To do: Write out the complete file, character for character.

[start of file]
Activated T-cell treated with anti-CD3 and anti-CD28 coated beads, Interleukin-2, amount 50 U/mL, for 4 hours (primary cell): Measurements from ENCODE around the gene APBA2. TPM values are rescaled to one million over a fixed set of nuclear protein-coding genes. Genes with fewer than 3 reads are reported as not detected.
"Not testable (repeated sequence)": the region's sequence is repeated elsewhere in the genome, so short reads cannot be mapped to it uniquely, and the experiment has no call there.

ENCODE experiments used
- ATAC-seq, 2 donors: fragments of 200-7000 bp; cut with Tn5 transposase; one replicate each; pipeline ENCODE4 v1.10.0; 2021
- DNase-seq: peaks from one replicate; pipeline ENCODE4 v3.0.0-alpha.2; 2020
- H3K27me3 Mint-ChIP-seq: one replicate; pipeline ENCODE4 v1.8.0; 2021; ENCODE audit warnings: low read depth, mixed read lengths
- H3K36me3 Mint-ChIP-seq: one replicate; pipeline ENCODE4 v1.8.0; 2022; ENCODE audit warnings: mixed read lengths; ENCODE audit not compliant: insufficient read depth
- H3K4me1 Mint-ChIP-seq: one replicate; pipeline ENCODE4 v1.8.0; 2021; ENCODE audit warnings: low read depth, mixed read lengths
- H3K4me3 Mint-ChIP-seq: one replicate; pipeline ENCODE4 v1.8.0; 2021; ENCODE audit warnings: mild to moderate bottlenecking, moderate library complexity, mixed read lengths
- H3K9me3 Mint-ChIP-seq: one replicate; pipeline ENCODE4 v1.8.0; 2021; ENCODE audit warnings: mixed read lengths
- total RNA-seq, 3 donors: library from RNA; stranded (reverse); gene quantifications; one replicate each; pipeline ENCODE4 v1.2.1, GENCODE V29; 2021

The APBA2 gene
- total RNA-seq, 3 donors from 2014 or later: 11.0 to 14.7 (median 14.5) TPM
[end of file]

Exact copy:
Activated T-cell treated with anti-CD3 and anti-CD28 coated beads, Interleukin-2, amount 50 U/mL, for 4 hours (primary cell): Measurements from ENCODE around the gene APBA2. TPM values are rescaled to one million over a fixed set of nuclear protein-coding genes. Genes with fewer than 3 reads are reported as not detected.
"Not testable (repeated sequence)": the region's sequence is repeated elsewhere in the genome, so short reads cannot be mapped to it uniquely, and the experiment has no call there.

ENCODE experiments used
- ATAC-seq, 2 donors: fragments of 200-7000 bp; cut with Tn5 transposase; one replicate each; pipeline ENCODE4 v1.10.0; 2021
- DNase-seq: peaks from one replicate; pipeline ENCODE4 v3.0.0-alpha.2; 2020
- H3K27me3 Mint-ChIP-seq: one replicate; pipeline ENCODE4 v1.8.0; 2021; ENCODE audit warnings: low read depth, mixed read lengths
- H3K36me3 Mint-ChIP-seq: one replicate; pipeline ENCODE4 v1.8.0; 2022; ENCODE audit warnings: mixed read lengths; ENCODE audit not compliant: insufficient read depth
- H3K4me1 Mint-ChIP-seq: one replicate; pipeline ENCODE4 v1.8.0; 2021; ENCODE audit warnings: low read depth, mixed read lengths
- H3K4me3 Mint-ChIP-seq: one replicate; pipeline ENCODE4 v1.8.0; 2021; ENCODE audit warnings: mild to moderate bottlenecking, moderate library complexity, mixed read lengths
- H3K9me3 Mint-ChIP-seq: one replicate; pipeline ENCODE4 v1.8.0; 2021; ENCODE audit warnings: mixed read lengths
- total RNA-seq, 3 donors: library from RNA; stranded (reverse); gene quantifications; one replicate each; pipeline ENCODE4 v1.2.1, GENCODE V29; 2021

The APBA2 gene
- total RNA-seq, 3 donors from 2014 or later: 11.0 to 14.7 (median 14.5) TPM